Netherlands

    Characterization of Nodules (Doubling Time)

    Characterization of Nodules (Doubling Time)

    • Doubling time: Assessed based on the volume of the nodule.

    • One doubling time: 26% increase in diameter

    • Solid malignant nodules: Average doubling time of 160-180 days & range 20-400 days

    Characterization of Nodules (Doubling Time)

    Characterization of Nodules (Doubling Time)

    • Sub-solid malignant nodules: Longer doubling times.

    • Average 1346 days (3.6 years) to double in volume.

    • Nodules should be followed at least 5 years before being considered benign.

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    Characterization of Nodules (Location) Characterization of Nodules (Location)

    • Nodules in the upper lobes are more likely to be malignant

    Characterization (Benign) Calcification

    Characterization (Benign) Calcification

    • Diffuse

    • Central

    • Laminated

    • Popcorn

    http://www.radiologyassistant.nl/en/p460f9fcd50637/solitary- pulmonary-nodule-benign-versus-malignant.html

    Risk AssessmentRisk Assessment Low Risk: • Young age • Non smoker • Smaller nodule size • Regular margins • Location other than the upper lobe

    Risk AssessmentRisk Assessment High risk: • Older age • Smoking • History of extra thoracic malignancy • Larger size • Irregular margins • Upper lobe location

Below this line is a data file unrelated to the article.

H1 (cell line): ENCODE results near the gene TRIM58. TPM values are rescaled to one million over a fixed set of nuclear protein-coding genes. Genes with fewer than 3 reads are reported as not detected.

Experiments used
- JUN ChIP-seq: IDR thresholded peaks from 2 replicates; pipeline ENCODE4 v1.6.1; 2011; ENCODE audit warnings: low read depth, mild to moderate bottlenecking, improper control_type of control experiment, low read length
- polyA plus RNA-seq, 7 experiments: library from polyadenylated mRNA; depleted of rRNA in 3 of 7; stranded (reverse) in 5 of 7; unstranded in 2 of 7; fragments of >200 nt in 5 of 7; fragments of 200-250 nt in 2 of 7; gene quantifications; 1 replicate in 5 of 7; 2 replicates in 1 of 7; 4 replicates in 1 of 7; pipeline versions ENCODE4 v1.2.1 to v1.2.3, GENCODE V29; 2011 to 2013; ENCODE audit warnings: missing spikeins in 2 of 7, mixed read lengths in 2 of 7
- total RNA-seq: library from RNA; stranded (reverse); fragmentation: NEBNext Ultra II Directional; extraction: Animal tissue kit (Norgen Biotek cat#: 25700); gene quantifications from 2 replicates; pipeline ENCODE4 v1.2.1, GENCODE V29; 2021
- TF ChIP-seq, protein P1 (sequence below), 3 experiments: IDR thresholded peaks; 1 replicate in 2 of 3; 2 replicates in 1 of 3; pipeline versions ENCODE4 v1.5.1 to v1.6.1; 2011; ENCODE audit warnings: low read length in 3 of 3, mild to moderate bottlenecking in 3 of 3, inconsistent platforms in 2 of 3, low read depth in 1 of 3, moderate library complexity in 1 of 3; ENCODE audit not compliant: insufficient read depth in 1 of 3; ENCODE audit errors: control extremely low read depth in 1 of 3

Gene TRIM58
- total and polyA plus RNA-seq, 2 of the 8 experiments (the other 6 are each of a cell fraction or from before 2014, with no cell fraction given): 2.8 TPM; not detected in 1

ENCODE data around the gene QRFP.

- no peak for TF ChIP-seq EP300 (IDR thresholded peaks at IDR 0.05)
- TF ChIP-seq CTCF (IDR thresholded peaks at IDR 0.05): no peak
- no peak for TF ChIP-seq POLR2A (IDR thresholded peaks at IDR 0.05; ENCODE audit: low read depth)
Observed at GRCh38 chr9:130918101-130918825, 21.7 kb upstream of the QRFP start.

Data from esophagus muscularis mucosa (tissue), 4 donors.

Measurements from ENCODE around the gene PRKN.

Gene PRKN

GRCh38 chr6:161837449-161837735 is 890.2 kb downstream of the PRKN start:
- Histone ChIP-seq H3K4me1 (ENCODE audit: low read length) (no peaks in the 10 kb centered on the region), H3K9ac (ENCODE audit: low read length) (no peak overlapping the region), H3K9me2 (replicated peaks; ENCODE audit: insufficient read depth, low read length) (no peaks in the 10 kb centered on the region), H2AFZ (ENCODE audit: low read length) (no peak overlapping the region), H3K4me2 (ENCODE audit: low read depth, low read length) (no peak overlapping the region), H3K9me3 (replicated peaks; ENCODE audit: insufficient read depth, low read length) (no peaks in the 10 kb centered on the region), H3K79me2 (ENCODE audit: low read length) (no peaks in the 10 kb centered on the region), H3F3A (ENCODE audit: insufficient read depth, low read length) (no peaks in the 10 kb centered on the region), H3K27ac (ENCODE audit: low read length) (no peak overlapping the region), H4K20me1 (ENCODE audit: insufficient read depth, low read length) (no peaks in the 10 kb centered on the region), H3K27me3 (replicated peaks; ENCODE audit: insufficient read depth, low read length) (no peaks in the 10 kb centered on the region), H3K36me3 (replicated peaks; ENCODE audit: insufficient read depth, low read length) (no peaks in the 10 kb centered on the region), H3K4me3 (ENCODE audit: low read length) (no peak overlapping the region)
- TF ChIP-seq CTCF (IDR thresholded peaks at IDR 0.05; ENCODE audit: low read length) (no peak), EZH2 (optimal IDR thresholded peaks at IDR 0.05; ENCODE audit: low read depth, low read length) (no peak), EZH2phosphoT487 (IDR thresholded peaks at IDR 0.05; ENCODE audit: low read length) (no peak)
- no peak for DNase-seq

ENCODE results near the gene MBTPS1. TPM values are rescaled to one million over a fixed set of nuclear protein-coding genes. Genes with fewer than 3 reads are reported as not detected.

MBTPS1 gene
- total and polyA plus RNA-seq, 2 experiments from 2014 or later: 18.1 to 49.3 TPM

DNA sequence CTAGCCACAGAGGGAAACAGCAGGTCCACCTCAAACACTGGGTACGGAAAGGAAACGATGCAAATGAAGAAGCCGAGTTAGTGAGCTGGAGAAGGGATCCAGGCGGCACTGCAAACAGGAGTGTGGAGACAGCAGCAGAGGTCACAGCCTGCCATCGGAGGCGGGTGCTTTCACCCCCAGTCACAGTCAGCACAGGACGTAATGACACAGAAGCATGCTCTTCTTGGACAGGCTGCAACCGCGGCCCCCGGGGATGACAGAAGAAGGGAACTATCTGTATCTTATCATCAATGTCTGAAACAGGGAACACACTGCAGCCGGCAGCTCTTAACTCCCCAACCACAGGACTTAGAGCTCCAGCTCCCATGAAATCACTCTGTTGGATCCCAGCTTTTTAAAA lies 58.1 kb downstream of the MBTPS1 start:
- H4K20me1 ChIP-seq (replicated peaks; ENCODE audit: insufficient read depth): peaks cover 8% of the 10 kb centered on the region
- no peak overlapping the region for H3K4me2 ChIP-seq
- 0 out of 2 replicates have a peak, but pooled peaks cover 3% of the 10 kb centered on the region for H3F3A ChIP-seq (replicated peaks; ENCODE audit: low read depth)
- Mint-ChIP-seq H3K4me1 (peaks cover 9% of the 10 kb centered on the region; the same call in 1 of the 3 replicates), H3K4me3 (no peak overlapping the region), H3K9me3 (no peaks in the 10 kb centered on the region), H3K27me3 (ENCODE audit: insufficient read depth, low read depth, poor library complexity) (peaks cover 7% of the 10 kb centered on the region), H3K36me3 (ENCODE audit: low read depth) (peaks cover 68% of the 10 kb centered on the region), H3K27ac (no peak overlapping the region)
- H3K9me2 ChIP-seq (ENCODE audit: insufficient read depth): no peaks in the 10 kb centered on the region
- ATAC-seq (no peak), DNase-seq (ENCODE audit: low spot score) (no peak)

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    Risk Assessment Models

    Risk Assessment Models

    • Most commonly used model (Mayo Clinic model)

    • 3 clinical predicators • Smoking history • Age • Extra thoracic cancer

    • 3 Imaging predicators • Nodule diameter • Spiculated margin • Upper lobe predominance

    Risk Assessment Signs and Symptoms

    Risk Assessment Signs and Symptoms

    • Clubbing • Hemoptysis • Weight loss • Night sweats • New diffuse bone pain

    Nodule Management Guidelines

    Nodule Management Guidelines

    • Determine which nodules are benign and need no further evaluation

    • Determine which nodules are suspicious for malignancy

    • Fleischner Society 2017:

    • ACR Lung RADS:

    Fleischner Society 2017Fleischner Society 2017 • Incidentally encountered lung nodules

    detected on Chest CT in adults who are 35 years or older.

    • Should not be used for • Patients with known primary cancers